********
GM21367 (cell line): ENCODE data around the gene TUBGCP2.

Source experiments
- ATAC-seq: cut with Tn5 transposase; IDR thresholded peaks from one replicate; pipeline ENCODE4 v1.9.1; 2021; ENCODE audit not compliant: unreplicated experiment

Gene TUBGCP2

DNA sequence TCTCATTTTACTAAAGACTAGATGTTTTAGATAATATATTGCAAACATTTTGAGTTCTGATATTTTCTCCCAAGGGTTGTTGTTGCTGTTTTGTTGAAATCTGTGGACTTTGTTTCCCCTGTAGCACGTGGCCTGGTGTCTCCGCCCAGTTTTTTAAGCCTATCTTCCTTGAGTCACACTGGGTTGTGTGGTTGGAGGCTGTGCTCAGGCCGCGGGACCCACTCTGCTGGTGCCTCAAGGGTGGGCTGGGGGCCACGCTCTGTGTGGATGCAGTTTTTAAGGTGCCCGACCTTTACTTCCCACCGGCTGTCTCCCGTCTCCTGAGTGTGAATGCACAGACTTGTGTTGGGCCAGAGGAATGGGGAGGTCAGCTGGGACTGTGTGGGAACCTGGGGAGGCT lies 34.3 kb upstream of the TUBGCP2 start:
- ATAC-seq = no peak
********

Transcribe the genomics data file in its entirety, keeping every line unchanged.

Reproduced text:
GM21367 (cell line): ENCODE data around the gene TUBGCP2.

Source experiments
- ATAC-seq: cut with Tn5 transposase; IDR thresholded peaks from one replicate; pipeline ENCODE4 v1.9.1; 2021; ENCODE audit not compliant: unreplicated experiment

Gene TUBGCP2

DNA sequence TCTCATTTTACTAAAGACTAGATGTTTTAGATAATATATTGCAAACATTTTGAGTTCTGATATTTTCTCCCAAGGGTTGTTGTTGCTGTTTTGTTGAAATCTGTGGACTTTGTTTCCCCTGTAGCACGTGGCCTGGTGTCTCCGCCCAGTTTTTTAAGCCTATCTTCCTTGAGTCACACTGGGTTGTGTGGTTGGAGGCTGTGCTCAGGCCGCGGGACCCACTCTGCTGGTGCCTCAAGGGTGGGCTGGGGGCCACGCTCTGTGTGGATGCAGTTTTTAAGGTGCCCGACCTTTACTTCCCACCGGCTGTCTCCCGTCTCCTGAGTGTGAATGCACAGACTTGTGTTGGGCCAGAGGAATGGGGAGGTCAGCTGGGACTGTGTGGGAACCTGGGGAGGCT lies 34.3 kb upstream of the TUBGCP2 start:
- ATAC-seq = no peak